If I use the middle MOSI and SCLK (all I need for my w2801s), can I use 13 and 11 (or 9 and 50 for that matter) for DIO?

Thanks again for trying to help.
10  Products / Arduino Due / Maximum Pin Usage on Due (any duplicate/dedicated pins?) on: January 24, 2013, 07:16:21 pm
I would like to use the most pins possible on my Due.  I have read in a few places that some pins are duplicates?

I cannot read a pin schematic and make heads or tales of it.  It says that D10 = D77 and D4 = D87... are those duplicates in the CODE, or on the physical board?

anyway, I'm using Serial over USB.  

My question in the most clear way I can put it:
Looking at the board, which physical pins can I use as Digital IO and which ones are duplicates or unavailable because of Serial.  I think 0 and 1 are used for serial?

Followup:  What about if I (additionally) use the dedicated SPI pins in the middle (for SPI)?  What pins are those duplicates of?

Thanks and sorry if this is obvious to some of you.  I honestly can't read that schematic and I've been looking at it since November, way before I got the Due.
11  Development / Other Hardware Development / Re: Chipkit Max32 DSPI and Serial fix? on: January 17, 2013, 10:45:36 am
Thanks, Jeremy.

For others out there, it says my account is not yet activated.  When I ask to activate it, it does nothing.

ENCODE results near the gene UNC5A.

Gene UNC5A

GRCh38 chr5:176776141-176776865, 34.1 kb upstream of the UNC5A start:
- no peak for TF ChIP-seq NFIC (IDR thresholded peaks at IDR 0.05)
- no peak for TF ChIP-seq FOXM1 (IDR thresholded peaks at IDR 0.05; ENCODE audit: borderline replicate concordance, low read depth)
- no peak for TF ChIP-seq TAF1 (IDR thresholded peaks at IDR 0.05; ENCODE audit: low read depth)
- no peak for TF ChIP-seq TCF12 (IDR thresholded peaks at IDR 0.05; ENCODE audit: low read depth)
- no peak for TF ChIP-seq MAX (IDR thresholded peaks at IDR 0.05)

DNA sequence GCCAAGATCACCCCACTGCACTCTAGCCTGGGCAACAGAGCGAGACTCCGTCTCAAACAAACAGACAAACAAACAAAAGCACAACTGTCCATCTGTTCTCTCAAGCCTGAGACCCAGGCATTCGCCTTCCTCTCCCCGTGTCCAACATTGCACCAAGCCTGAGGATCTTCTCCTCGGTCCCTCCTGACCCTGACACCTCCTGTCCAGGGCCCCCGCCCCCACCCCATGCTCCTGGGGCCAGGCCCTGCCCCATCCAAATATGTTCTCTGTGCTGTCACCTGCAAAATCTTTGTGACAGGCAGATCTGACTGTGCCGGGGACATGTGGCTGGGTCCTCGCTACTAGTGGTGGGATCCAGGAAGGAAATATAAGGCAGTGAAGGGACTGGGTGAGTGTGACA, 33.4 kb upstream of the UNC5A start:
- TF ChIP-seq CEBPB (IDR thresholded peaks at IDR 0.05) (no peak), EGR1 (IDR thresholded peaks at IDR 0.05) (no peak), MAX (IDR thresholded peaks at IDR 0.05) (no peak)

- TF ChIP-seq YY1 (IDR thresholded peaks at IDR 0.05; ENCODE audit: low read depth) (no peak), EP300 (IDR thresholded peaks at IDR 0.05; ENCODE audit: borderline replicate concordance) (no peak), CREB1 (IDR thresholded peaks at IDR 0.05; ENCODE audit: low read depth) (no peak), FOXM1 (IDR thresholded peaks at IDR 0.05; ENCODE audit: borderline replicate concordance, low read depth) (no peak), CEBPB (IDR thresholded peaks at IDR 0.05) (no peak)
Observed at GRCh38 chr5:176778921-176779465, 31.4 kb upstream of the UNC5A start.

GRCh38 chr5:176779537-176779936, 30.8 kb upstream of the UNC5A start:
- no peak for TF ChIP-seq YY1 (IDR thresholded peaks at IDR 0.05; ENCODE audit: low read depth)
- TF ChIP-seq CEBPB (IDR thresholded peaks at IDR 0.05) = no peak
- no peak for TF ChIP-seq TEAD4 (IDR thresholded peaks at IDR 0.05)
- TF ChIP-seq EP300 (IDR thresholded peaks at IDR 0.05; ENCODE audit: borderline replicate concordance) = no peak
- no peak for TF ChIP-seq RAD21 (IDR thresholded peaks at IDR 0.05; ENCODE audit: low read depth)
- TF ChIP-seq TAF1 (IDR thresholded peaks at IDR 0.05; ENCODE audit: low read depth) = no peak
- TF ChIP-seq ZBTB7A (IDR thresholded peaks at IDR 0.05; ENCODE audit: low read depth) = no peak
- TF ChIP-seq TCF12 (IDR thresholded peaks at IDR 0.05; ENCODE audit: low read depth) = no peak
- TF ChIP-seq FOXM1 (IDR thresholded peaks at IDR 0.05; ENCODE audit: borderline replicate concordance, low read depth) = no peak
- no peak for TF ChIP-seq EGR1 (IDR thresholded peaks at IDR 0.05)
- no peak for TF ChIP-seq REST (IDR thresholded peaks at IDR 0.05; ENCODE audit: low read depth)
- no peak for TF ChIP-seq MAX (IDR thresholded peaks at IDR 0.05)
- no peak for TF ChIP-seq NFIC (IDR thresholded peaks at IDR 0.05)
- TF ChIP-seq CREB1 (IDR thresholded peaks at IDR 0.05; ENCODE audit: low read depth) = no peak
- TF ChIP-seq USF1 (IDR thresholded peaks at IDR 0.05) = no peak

While that is an issue, if either you or Jacob have any knowledge on how to make DSPI and Serial work with the Max32, I'd love to hear it.

12  Development / Suggestions for the Arduino Project / SPI.transfer(int count, *byte); //instead of SPI_CONTINUE on: January 15, 2013, 04:00:37 pm
I really can't understand the logic behind the method signature of the new 'extended spi' functionality in the Due.

There are really 3 issues I can't get along with:

1) I don't think forcing the CS pin as a parameter is good practice for standardization and will make libraries from 3rd parties even harder and more fractured than they are today.  I understand why it is there, but it would be better to use an instance of SPI (like SPI0, SPI1, SPI2).
SPI.transfer(4, myByte); // 4, or 10, or 52???

2) SPI_CONTINUE makes sense when you have exactly 3 items to send.  Any less and you don't need it, any more and it looks ridiculous to write out.  However, when you have n items to send, like an array of led values you'll have to loop with an extra funny line like this:

for (i=0; i < numLeds -1 ; i++) //less than AND -1???
    SPI.transfer(4, pixel[i], SPI_CONTINUE);
SPI.transfer(4,pixel[i]); //this extra line looks out of place because it is.

3) Why isn't there a single call to SPI to send an array?
SPI.transfer(int count, *byte); //instead of SPI_CONTINUE

I know the answer to all of this: write a helper library and shut up.  But I am still a very beginner with microprocessor coding and all of this is very hard for even me to understand... Which pin is CS, SK, MISO, MOSI, SPI, DSPI, etc.  I am imagining the others that are/will be left behind with this trying to figure out why this simple adafruit code doesn't work for their awesome Due.

The only thing (so far) I like about the Max32 is this DSPI interface.  It is very straight forward:

*) DSPI is broken up into 4 objects for each of the DSPI pins: DSPI0, DSPI1, DSPI2, DSPI3 (not static)